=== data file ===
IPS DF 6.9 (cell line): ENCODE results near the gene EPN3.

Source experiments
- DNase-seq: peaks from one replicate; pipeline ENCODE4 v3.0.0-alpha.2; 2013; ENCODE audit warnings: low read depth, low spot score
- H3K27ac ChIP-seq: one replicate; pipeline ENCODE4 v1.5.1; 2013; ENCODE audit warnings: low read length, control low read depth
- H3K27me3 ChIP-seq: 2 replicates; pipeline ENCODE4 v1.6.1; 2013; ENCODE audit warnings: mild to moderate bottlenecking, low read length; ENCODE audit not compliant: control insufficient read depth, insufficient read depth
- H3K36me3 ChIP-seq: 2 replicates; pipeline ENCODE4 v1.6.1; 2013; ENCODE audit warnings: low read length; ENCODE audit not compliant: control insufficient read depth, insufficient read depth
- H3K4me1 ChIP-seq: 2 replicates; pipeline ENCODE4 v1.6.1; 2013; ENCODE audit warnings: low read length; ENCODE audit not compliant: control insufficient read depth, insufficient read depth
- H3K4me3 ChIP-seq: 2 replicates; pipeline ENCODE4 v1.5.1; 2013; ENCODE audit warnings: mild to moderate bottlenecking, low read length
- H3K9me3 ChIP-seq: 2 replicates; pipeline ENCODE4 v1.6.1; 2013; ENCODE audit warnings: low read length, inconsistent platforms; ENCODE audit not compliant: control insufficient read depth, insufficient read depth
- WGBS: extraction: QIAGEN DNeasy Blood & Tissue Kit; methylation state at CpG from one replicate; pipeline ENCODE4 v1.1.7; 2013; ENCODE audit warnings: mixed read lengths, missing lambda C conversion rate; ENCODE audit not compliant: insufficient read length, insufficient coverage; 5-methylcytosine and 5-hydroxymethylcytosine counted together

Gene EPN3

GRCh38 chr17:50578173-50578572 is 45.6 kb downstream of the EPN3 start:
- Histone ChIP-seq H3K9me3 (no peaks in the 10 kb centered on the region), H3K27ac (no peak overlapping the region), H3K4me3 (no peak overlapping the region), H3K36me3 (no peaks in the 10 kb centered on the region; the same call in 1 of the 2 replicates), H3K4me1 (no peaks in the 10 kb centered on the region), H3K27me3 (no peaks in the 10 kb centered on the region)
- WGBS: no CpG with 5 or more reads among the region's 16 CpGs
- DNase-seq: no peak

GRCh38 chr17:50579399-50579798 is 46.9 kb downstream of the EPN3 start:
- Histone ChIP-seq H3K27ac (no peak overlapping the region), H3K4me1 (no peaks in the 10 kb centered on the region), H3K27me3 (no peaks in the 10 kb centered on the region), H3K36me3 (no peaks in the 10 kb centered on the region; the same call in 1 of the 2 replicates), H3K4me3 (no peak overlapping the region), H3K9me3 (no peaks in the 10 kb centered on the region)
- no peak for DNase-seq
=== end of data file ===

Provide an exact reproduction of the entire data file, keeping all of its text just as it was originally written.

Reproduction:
IPS DF 6.9 (cell line): ENCODE results near the gene EPN3.

Source experiments
- DNase-seq: peaks from one replicate; pipeline ENCODE4 v3.0.0-alpha.2; 2013; ENCODE audit warnings: low read depth, low spot score
- H3K27ac ChIP-seq: one replicate; pipeline ENCODE4 v1.5.1; 2013; ENCODE audit warnings: low read length, control low read depth
- H3K27me3 ChIP-seq: 2 replicates; pipeline ENCODE4 v1.6.1; 2013; ENCODE audit warnings: mild to moderate bottlenecking, low read length; ENCODE audit not compliant: control insufficient read depth, insufficient read depth
- H3K36me3 ChIP-seq: 2 replicates; pipeline ENCODE4 v1.6.1; 2013; ENCODE audit warnings: low read length; ENCODE audit not compliant: control insufficient read depth, insufficient read depth
- H3K4me1 ChIP-seq: 2 replicates; pipeline ENCODE4 v1.6.1; 2013; ENCODE audit warnings: low read length; ENCODE audit not compliant: control insufficient read depth, insufficient read depth
- H3K4me3 ChIP-seq: 2 replicates; pipeline ENCODE4 v1.5.1; 2013; ENCODE audit warnings: mild to moderate bottlenecking, low read length
- H3K9me3 ChIP-seq: 2 replicates; pipeline ENCODE4 v1.6.1; 2013; ENCODE audit warnings: low read length, inconsistent platforms; ENCODE audit not compliant: control insufficient read depth, insufficient read depth
- WGBS: extraction: QIAGEN DNeasy Blood & Tissue Kit; methylation state at CpG from one replicate; pipeline ENCODE4 v1.1.7; 2013; ENCODE audit warnings: mixed read lengths, missing lambda C conversion rate; ENCODE audit not compliant: insufficient read length, insufficient coverage; 5-methylcytosine and 5-hydroxymethylcytosine counted together

Gene EPN3

GRCh38 chr17:50578173-50578572 is 45.6 kb downstream of the EPN3 start:
- Histone ChIP-seq H3K9me3 (no peaks in the 10 kb centered on the region), H3K27ac (no peak overlapping the region), H3K4me3 (no peak overlapping the region), H3K36me3 (no peaks in the 10 kb centered on the region; the same call in 1 of the 2 replicates), H3K4me1 (no peaks in the 10 kb centered on the region), H3K27me3 (no peaks in the 10 kb centered on the region)
- WGBS: no CpG with 5 or more reads among the region's 16 CpGs
- DNase-seq: no peak

GRCh38 chr17:50579399-50579798 is 46.9 kb downstream of the EPN3 start:
- Histone ChIP-seq H3K27ac (no peak overlapping the region), H3K4me1 (no peaks in the 10 kb centered on the region), H3K27me3 (no peaks in the 10 kb centered on the region), H3K36me3 (no peaks in the 10 kb centered on the region; the same call in 1 of the 2 replicates), H3K4me3 (no peak overlapping the region), H3K9me3 (no peaks in the 10 kb centered on the region)
- no peak for DNase-seq